18 Feb
Unwanted jumping is one of the most frequent problems faced by dog owners. Dogs jump on people for many reasons, the most common being that the dog wants attention. Although we may not mean to, when we tell our dog to stop jumping, we are actually increasing the likelihood that the jumping will continue in the future. This is because he gets attention for it. Here is a list of actions you might be doing that actually might promote the jumping.
· Yelling “off!” When you yell at your dog, you are giving him attention. Negative attention is still attention.
· If you push your dog off you, you are giving him attention. Many dogs will also interpret this as play behavior and jump even more.
· If some of your friends or family allow your dog to jump on them, your dog is getting rewarded with attention. It will be very difficult for your dog to learn not to jump on people if everyone is not on the same page.
· Eye contact is also considered attention.
If your dog jumps, turn yourself away and remove all forms of attention. Even with the best intentions, owners often and unknowingly, train their dogs to jump by creating a behavior chain. Here’s an example:
.
.
This will continue to happen unless the dog is “caught being good” before he starts to jump and is taught what to do instead. Rewarding your dog while he is being good and performing behaviors that you like will lead to a reduction in attention-seeking behaviors. In addition to this, the environment must be managed so he cannot continue to jump. Examples of this are leashing when a guest arrives and placing your dog behind baby gates.
.
When you first start to teach your dog not to jump, it may take a little while for him to figure out what you want. Don’t forget, that he has been rewarded for jumping in the past, so he just needs some time to realize that he will no longer get rewarded for jumping, but he will be rewarded for alternate appropriate behaviors that he offers.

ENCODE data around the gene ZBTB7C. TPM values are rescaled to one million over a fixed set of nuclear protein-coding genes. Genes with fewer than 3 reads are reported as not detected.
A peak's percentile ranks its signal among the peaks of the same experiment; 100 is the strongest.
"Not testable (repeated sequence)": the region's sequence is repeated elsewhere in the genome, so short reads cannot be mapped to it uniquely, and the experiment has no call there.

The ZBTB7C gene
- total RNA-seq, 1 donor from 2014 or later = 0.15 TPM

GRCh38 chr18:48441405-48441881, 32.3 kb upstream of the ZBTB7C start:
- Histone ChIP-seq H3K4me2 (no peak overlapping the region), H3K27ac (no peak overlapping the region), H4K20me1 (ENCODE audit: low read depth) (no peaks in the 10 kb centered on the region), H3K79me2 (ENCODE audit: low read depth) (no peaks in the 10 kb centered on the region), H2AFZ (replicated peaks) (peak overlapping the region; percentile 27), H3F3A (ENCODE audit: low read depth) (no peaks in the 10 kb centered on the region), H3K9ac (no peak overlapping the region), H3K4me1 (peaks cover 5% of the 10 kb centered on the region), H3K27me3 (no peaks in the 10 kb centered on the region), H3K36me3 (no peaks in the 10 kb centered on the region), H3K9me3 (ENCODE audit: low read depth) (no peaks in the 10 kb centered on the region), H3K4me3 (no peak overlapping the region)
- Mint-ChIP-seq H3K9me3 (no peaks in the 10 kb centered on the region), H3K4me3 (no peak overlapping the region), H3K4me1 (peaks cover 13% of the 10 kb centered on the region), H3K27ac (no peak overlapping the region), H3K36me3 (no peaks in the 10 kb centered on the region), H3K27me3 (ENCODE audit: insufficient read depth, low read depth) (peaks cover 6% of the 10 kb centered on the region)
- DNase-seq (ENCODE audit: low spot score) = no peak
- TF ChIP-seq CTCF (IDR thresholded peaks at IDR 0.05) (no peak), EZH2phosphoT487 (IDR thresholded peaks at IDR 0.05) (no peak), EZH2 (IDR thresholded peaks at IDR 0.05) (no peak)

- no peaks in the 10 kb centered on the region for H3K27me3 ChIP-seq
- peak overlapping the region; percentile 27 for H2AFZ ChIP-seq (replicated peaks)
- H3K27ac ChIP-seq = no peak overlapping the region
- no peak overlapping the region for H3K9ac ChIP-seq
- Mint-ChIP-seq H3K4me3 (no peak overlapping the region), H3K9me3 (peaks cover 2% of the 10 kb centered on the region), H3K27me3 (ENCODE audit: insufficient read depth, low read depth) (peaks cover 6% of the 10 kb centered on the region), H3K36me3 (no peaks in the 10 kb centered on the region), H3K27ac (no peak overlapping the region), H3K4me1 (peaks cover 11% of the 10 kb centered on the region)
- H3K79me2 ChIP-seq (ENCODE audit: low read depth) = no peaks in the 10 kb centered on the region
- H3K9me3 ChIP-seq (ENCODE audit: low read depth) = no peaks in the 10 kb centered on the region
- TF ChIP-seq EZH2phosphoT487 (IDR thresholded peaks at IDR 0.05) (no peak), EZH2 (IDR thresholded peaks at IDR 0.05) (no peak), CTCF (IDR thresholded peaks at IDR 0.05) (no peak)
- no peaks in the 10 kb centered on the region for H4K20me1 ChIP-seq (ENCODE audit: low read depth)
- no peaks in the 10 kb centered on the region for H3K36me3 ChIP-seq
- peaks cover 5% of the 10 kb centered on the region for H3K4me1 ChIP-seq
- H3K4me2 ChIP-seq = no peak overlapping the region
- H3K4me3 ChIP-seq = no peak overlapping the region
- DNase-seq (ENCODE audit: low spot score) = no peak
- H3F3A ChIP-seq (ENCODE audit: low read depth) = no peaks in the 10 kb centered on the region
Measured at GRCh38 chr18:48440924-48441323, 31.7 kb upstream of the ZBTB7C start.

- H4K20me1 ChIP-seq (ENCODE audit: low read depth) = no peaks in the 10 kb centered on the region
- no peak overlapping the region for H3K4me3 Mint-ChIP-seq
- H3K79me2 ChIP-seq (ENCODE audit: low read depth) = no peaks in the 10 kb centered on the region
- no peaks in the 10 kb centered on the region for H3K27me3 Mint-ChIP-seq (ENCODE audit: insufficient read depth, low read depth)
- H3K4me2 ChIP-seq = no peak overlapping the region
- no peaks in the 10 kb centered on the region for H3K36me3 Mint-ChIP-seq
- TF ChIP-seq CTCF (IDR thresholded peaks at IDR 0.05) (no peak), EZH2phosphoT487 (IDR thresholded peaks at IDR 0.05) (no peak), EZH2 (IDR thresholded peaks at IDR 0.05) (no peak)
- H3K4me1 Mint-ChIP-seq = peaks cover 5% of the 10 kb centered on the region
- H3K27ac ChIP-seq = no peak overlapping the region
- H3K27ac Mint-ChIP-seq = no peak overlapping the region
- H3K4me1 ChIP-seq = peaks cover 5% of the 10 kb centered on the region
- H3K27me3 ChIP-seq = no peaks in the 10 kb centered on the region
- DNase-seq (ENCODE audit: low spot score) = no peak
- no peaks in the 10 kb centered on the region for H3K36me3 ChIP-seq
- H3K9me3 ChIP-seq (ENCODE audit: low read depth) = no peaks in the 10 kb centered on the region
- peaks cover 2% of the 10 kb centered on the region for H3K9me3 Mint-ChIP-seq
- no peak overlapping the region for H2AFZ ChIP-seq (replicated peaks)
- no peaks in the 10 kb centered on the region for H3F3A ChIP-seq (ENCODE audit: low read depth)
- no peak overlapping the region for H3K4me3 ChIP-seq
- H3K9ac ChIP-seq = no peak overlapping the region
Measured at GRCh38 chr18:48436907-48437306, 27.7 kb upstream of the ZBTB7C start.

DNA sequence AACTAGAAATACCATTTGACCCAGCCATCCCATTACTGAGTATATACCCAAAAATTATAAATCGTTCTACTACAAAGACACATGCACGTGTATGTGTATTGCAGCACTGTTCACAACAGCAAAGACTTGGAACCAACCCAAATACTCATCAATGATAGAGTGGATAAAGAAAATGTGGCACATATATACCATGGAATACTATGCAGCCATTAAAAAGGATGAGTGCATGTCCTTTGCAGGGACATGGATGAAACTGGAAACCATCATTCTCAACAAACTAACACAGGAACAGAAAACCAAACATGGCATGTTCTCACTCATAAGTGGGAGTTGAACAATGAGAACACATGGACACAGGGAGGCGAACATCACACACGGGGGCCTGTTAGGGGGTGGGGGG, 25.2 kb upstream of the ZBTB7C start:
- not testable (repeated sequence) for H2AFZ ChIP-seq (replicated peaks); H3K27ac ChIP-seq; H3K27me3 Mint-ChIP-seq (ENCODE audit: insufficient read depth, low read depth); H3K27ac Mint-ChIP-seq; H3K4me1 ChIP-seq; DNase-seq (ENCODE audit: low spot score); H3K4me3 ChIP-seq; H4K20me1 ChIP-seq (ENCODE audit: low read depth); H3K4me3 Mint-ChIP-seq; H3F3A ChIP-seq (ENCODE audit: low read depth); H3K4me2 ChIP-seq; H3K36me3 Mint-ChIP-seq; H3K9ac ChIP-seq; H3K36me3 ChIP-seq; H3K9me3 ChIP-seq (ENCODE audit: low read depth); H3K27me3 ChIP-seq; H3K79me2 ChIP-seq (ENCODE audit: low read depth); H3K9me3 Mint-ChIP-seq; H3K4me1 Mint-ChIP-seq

Here is a video of a puppy learning to sit right away when he gets to me, instead of jumping.
This next video is of Coby working with me during a daycare training session. He had a history of jumping as he walks next to a person and when he greets them. Coby worked on getting rewarded simply for keeping his feet on the ground. He sat many times and I rewarded him for this, but sitting was not necessary in order to earn a treat. You will see that I often reward him with two clicks and treats in a row for keeping his feet on the floor. I found that he would try to jump after he got the first treat, so I wanted to teach him that he needed to remain on the floor after he received it.
When Coby jumped, I took away all attention and then started the activity again. He did not get a treat for sitting right after he jumped so we could avoid creating the behavior chain described earlier.
It is up to the owners to teach the alternative behaviors they prefer. Examples of alternate behaviors include (but are not limited to) going to the mat, sitting automatically when he wants something, fetching a toy, hand target with nose, etc. What would you like your dog to do in various situations? Make a list and then teach him.
.
.Many owners still want their dogs to be able to give them hugs. I wanted the same for Cooper and taught him to put his front legs on my stomach when I asked for him to do so. I taught this after he had learned, and was consistent with, the alternate behaviors that I had taught him. I did see that he regressed slightly with his original training not to jump but he quickly got back on track when I went back to reinforcing for the behaviors that I wanted. If Cooper jumped on me, I did not discipline him. It was up to me to help him understand what I wanted in a fun and positive way.
.
.
.
.
.
.
.
.
.
.
.
.
.

Leave a Reply

avatar
  Subscribe  
Notify of